Agencies | Governor
Virginia Regulatory Town Hall
Department of Housing and Community Development
Board of Housing and Community Development
Virginia Uniform Statewide Building Code [13 VAC 5 ‑ 63]
Action Update the Uniform Statewide Building Code
Stage Proposed
Comment Period Ends 6/26/2020
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6/26/20  2:38 pm
Commenter: Susan L. Stillman Personal

Adopt the 2018 IECC building code as written
Virginians should be able to know that when they invest in a new home or have a home renovated that it is energy efficient.  A home is an investment with monthly mortgage costs.  When a home is not well built there is the additional burden of high heating and cooling bills.  These bills, just like the mortgage must be paid every month for the life of the home.  Building in efficiency up front is much less expensive than retrofitting later.
To mitigate high utility bills Virginia's building code should meet or exceed 2018 IECC energy conservation standards for all forms of construction covered by the USBC. 
The BHCD should require builders to meet the full 2018 IECC standards for envelope efficiency – particularly walls and ceilings – not extend outdated 2009 standards that were superseded by the IECC in 2012.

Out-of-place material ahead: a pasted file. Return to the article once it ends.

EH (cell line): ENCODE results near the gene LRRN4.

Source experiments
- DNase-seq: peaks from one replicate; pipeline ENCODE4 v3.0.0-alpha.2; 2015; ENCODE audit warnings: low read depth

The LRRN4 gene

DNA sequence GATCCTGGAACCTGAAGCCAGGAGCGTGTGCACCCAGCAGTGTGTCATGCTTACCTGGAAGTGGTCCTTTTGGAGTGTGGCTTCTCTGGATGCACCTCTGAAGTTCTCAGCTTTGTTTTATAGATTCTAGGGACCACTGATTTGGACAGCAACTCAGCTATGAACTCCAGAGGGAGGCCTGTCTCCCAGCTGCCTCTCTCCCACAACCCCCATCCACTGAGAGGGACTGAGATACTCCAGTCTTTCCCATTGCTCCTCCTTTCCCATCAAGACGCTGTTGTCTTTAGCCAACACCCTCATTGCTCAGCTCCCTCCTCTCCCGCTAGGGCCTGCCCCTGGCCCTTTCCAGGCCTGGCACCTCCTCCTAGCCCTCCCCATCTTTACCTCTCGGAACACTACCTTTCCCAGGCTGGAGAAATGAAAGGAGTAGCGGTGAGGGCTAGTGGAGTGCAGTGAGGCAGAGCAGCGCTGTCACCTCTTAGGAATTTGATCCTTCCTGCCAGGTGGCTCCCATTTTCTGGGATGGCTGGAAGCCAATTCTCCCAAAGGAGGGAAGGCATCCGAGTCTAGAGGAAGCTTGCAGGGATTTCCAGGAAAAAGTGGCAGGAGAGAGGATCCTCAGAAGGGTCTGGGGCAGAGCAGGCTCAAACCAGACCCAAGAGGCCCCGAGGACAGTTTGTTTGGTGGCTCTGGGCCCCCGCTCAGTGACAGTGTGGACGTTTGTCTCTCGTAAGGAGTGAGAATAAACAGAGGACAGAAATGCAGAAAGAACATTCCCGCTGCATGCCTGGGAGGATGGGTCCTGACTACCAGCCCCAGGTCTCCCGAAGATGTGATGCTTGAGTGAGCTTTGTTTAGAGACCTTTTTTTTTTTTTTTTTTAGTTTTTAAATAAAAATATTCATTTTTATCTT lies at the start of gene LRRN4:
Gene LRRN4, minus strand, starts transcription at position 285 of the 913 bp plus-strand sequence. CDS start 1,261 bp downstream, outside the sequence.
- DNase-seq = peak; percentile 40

The code should require builders to conduct a blower door test and to limit air infiltration to 3 air changes per hour, which has been the required since the 2012 IECC.
The home I grew up in was built in the 60's when there was a moratorium on new homes with natural gas.  The home was very well built but it had resistance heat.  My mother's electric bills were very high even though she only heated the room she was in.  Virginia should require the installation of modern heat pumps and “mini-splits” and prohibit installation of electric resistance heating (e.g., electric furnace or baseboard heating).
Studies have shown that children raised in a home with natural gas cooking have a 48% higher rate of asthma.  Homes should be set up to be ready to shift all electric.  We have the technology now with heat pumps and induction cooking to make all electric homes safe, comfortable and affordable.  Electric hot water heating with heat pump technology is very efficient. 
Rehabilitated homes should have to meet the 2018 requirements as well.  Renovating a home is expensive and homeowners should get the reduced energy bills affiliated with a well renovated home.
Homes of all types should solar ready and be wired for electric vehicle charging.  I just had a 220 line run in my home.  It was expensive to do in an existing dwelling and there are now many places where drywall has to be patched and painted.  Installing an additional 240 line when a home is built is cost effective.
CommentID: 83831